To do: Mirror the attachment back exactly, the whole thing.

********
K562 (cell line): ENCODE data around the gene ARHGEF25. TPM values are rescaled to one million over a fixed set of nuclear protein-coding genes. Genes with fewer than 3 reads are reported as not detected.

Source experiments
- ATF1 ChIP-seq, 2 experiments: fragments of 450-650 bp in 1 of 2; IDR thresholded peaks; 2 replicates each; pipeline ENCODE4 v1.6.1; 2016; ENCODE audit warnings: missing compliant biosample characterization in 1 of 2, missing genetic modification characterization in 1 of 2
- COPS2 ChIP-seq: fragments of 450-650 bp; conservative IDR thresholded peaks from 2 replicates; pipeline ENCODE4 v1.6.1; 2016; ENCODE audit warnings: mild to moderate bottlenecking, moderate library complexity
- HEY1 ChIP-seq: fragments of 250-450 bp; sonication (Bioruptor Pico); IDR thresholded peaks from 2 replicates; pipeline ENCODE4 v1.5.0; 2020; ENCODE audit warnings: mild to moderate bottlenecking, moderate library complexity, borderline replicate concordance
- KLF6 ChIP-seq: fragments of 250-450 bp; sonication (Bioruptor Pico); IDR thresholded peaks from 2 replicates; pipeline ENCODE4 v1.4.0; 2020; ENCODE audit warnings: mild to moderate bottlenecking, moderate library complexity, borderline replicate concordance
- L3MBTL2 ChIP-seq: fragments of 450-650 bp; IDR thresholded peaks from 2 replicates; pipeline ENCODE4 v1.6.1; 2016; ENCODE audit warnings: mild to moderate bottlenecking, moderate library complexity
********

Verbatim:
K562 (cell line): ENCODE data around the gene ARHGEF25. TPM values are rescaled to one million over a fixed set of nuclear protein-coding genes. Genes with fewer than 3 reads are reported as not detected.

Source experiments
- ATF1 ChIP-seq, 2 experiments: fragments of 450-650 bp in 1 of 2; IDR thresholded peaks; 2 replicates each; pipeline ENCODE4 v1.6.1; 2016; ENCODE audit warnings: missing compliant biosample characterization in 1 of 2, missing genetic modification characterization in 1 of 2
- COPS2 ChIP-seq: fragments of 450-650 bp; conservative IDR thresholded peaks from 2 replicates; pipeline ENCODE4 v1.6.1; 2016; ENCODE audit warnings: mild to moderate bottlenecking, moderate library complexity
- HEY1 ChIP-seq: fragments of 250-450 bp; sonication (Bioruptor Pico); IDR thresholded peaks from 2 replicates; pipeline ENCODE4 v1.5.0; 2020; ENCODE audit warnings: mild to moderate bottlenecking, moderate library complexity, borderline replicate concordance
- KLF6 ChIP-seq: fragments of 250-450 bp; sonication (Bioruptor Pico); IDR thresholded peaks from 2 replicates; pipeline ENCODE4 v1.4.0; 2020; ENCODE audit warnings: mild to moderate bottlenecking, moderate library complexity, borderline replicate concordance
- L3MBTL2 ChIP-seq: fragments of 450-650 bp; IDR thresholded peaks from 2 replicates; pipeline ENCODE4 v1.6.1; 2016; ENCODE audit warnings: mild to moderate bottlenecking, moderate library complexity